Senators gave a public scolding to the director of mental health operations for the nation's veterans, saying the federal government must speed up services for those with PTSD and other afflictions. Faced with a 34 percent increase in the number of veterans who have sought mental health services since 2006, the Department of Veterans Affairs has not kept pace, said Sen. Murray. Schohn said the department has made mental health care a high priority but added that 'we recognize we have much more to do.' The hearing was the latest in a yearlong series by the committee on mental health issues and VA care. Murray said the committee will continue that work into next year. [Source: Stars & Stripes Leo Shane article 30 NOV 2011 ++]
Commissary Magazine/Newspaper Sales: Starting in February, commissaries overseas will stop carrying magazines and most newspapers due to declining sales and the expense of airlifting the periodicals from the States, Defense Commissary Agency officials said this week. Commissaries in the United States will continue to sell magazines and newspapers, officials said. Overseas, those items will still be available at Army and Air Force Exchange Service retail stores. Over the last four years, magazine sales at overseas commissaries have steadily dwindled, from about $1.98 million in fiscal 2008 to about $1.46 million in fiscal 2011, according to information from DeCA. That is due in part to DeCA purchasing fewer magazines, but stores still only were selling about half the magazine inventory, said Kevin Robinson, a DeCA spokesman at the agency’s corporate headquarters in Fort Lee, Va. Between January and March of last year, for example, 49 percent of magazines on commissary shelves overseas went unsold, according to DeCA. “No business model in the world could survive” with that type of sales rate, Robinson said. DeCA was also spending over half a million dollars on getting the magazines overseas, officials said. In fiscal 2011, DeCA spent about $673,000 in taxpayer dollars — money appropriated by Congress — to airlift magazines to commissaries in Europe and the Pacific, according to figures from DeCA.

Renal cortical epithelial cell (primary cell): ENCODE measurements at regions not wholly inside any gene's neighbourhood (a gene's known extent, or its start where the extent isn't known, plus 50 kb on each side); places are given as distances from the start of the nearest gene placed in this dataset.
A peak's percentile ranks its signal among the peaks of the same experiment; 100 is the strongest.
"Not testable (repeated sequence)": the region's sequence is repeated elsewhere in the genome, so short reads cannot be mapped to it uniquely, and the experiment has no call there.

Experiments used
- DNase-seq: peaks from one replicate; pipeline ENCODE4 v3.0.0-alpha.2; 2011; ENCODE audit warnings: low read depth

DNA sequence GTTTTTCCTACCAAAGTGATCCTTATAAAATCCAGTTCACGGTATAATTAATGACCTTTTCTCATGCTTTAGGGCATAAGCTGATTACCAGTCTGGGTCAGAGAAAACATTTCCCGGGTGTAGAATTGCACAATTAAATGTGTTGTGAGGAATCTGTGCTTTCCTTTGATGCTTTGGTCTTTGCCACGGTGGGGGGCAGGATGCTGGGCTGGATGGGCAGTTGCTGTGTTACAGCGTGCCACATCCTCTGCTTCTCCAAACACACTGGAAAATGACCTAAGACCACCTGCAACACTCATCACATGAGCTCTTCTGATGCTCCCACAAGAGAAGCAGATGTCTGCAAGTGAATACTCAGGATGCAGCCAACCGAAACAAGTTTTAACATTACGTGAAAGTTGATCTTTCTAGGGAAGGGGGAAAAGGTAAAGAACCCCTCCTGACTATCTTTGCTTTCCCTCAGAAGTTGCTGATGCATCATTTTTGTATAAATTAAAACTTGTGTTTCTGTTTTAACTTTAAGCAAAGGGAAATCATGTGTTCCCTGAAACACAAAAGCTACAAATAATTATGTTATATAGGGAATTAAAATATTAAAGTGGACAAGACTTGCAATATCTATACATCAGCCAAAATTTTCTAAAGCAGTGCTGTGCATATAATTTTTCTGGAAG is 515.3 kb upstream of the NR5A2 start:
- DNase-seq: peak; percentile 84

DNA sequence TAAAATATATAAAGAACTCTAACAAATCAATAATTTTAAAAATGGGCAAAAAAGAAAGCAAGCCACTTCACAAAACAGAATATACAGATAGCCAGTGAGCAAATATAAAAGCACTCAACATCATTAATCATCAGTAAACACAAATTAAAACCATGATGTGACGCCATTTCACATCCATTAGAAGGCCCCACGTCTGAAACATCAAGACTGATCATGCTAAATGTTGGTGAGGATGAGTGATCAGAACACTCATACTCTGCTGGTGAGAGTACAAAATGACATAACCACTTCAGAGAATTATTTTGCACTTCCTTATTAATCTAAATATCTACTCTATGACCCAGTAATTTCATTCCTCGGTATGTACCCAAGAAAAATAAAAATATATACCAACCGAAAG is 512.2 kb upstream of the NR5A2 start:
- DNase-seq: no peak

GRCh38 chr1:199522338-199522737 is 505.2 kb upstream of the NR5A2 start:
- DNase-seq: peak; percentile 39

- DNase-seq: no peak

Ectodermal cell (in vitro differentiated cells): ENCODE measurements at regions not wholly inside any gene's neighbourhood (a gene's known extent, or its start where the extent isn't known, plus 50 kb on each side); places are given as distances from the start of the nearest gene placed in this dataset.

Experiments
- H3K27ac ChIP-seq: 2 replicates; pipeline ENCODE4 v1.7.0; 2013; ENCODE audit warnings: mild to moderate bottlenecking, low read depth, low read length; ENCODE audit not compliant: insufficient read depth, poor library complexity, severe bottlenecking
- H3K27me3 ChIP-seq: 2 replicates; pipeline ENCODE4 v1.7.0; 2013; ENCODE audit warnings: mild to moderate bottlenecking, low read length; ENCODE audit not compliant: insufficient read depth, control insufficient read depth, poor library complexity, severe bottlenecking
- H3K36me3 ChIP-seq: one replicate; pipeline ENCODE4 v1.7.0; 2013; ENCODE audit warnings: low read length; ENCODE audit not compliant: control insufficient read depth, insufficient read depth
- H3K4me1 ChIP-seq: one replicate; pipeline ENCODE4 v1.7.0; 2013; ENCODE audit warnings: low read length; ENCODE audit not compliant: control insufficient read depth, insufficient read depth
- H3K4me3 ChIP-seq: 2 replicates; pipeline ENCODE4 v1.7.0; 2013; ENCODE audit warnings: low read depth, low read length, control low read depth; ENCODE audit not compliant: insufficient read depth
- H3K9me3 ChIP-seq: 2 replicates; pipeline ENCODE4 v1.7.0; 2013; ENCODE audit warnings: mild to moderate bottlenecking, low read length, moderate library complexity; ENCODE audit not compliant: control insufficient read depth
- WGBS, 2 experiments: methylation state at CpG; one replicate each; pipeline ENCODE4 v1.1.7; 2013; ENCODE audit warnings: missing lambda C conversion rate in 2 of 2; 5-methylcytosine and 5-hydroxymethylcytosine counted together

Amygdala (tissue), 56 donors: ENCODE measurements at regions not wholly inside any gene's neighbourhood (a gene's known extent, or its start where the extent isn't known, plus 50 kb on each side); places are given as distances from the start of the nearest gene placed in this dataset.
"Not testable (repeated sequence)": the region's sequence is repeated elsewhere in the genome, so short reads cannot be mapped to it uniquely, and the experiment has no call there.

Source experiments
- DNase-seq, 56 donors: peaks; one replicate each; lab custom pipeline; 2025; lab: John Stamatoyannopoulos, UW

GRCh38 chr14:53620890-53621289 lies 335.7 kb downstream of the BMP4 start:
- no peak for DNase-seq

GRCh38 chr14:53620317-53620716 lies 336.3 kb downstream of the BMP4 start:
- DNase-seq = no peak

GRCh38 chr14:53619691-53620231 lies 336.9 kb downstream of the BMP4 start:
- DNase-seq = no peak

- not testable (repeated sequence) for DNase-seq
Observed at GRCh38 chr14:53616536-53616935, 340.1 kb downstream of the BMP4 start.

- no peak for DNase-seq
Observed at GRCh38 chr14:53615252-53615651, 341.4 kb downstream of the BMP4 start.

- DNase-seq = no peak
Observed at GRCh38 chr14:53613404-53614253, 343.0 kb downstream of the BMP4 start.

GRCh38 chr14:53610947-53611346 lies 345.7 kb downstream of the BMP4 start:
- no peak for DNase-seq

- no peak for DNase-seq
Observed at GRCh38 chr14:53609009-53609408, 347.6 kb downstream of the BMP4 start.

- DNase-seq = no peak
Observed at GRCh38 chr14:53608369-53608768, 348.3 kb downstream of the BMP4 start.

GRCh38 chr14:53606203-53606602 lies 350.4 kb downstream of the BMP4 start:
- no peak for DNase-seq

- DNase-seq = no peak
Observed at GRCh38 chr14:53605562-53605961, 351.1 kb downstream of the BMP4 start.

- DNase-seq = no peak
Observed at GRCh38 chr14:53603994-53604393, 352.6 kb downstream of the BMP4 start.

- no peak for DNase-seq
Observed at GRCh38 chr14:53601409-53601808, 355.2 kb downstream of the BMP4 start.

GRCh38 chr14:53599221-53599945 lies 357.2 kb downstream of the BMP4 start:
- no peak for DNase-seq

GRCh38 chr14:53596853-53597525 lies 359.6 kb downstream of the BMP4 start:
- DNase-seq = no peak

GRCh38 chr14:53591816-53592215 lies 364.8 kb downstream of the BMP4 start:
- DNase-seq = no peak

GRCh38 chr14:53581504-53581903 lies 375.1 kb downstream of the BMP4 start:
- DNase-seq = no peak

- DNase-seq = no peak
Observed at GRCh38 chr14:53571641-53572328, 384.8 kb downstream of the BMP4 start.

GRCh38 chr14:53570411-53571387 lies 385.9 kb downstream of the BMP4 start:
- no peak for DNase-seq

With budget cuts looming across the Defense Department, agencies are scrambling to find ways to cut costs. While stopping magazine sales overseas will save money, Robinson said, it’s also a decision that makes good business sense “regardless of the budget climate ... DeCA recognizes that it has an inherent responsibility to be a good steward of taxpayer dollars,” he said in a written statement.“This was something we could do as an agency to drive down our costs and not impact the customer as much,” added Leslie Brown, DeCA-Europe spokeswoman. She said customers can read magazines online or purchase them at the base exchange. Customers shopping at the Vogelweh commissary near Kaiserslautern on 29 NOV said being able to buy magazines with their groceries was convenient, but something they could live without. “I used to buy a lot of magazines (at the commissary) but stopped about three years ago,” said Air Force spouse Niki Gould. “You can see everything online. It’s kind of a waste of $5 or more, depending on the magazine.” Commissaries in Europe and the Pacific will continue to sell Stars and Stripes newspaper, which is published overseas and not shipped from the States, officials said. [Source: Stars and Stripes Jennifer H. Svan article 29 Nov 2011 ++]
Civil War: As the breeding ground for modern warfare, the Civil War has long been known for its "firsts." It has been credited with dozens like these:

  • A workable machine gun

  • A steel ship

  • A successful submarine